As a co-chaperone protein, STI1 coordinates the functions of heat-shock protein 70 (HSP70) and 90 (HSP90) in protein folding , whereas NCAM1 is a cell adhesion protein and member of the immunoglobulin superfamily directing cell–cell and cell–matrix interactions . Zanata et al  demonstrated that interaction of PrPC with STI1 activated anti-apoptotic pathways providing significant neuroprotection, as well as effects on neuritogenesis and survival of hippocampal neurons . Mehrabian et al  have demonstrated that, during epithelial-to-mesenchymal transitions (EMT), PRNP transcription is increased >10-fold and correlates with the polysialylation of NCAM1, controlled by PrPC.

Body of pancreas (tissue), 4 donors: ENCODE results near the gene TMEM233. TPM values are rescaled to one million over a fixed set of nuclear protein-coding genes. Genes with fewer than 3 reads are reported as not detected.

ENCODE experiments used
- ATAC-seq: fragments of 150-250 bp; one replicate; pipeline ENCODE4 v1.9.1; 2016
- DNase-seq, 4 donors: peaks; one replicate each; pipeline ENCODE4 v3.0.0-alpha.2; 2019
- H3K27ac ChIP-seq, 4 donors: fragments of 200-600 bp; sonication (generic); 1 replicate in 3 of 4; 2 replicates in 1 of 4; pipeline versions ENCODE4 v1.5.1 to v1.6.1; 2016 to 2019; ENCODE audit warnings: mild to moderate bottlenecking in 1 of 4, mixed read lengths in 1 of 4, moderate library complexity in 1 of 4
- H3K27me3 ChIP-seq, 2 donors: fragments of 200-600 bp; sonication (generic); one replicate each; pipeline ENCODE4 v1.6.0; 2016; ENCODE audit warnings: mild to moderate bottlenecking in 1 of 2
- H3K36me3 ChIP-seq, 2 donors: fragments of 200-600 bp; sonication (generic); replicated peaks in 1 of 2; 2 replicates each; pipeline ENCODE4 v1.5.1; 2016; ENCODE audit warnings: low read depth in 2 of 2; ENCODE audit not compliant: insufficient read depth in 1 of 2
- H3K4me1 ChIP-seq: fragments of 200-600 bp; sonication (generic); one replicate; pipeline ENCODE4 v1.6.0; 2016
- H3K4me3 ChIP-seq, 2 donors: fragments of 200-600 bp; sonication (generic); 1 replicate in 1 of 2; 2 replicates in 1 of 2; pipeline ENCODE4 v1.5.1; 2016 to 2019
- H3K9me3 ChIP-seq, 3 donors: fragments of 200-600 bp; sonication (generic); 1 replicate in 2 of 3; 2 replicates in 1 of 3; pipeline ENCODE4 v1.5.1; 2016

To investigate the expression of these prion interacting proteins in human pancreas, we stained pancreatic tissue sections from non-diabetic and type 1 diabetic donors for STI1, and found that STI1 is highly expressed in non-diabetic and type 1 diabetic INS(+) and INS(−) islets, together with lower levels in the exocrine pancreas (Fig. 6b, f, j). Moreover, we observed that STI1 highly co-registers with PrPC primarily in the cytosol in islets, regardless of their insulin positivity, as shown in the 3D reconstruction images (Fig. 6d, h, l). As expected, co-registration of STI1 with insulin- and glucagon-positive cells was also observed in all three islet types (ESM Fig. 6). Interestingly, we determined that STIP1 mRNA levels in type 1 diabetic donors were notably increased compared with the non-diabetic cohort (Fig. 6m: 13.42-fold; p ≤ 0.0001). We also compared STIP1 mRNA levels in non-diabetic and AAb+ donors, which showed a modest but significant increase (Fig. 6n: 2.09-fold; p = 0.0064]. We similarly investigated NCAM1 and found that, in contrast to STI1, PrPC co-registers with NCAM1 primarily at the cell membrane (Fig. 7a–l), thus establishing separate interacting partners for the two cellular pools of PrPC in the human pancreas, with potentially independent cellular roles.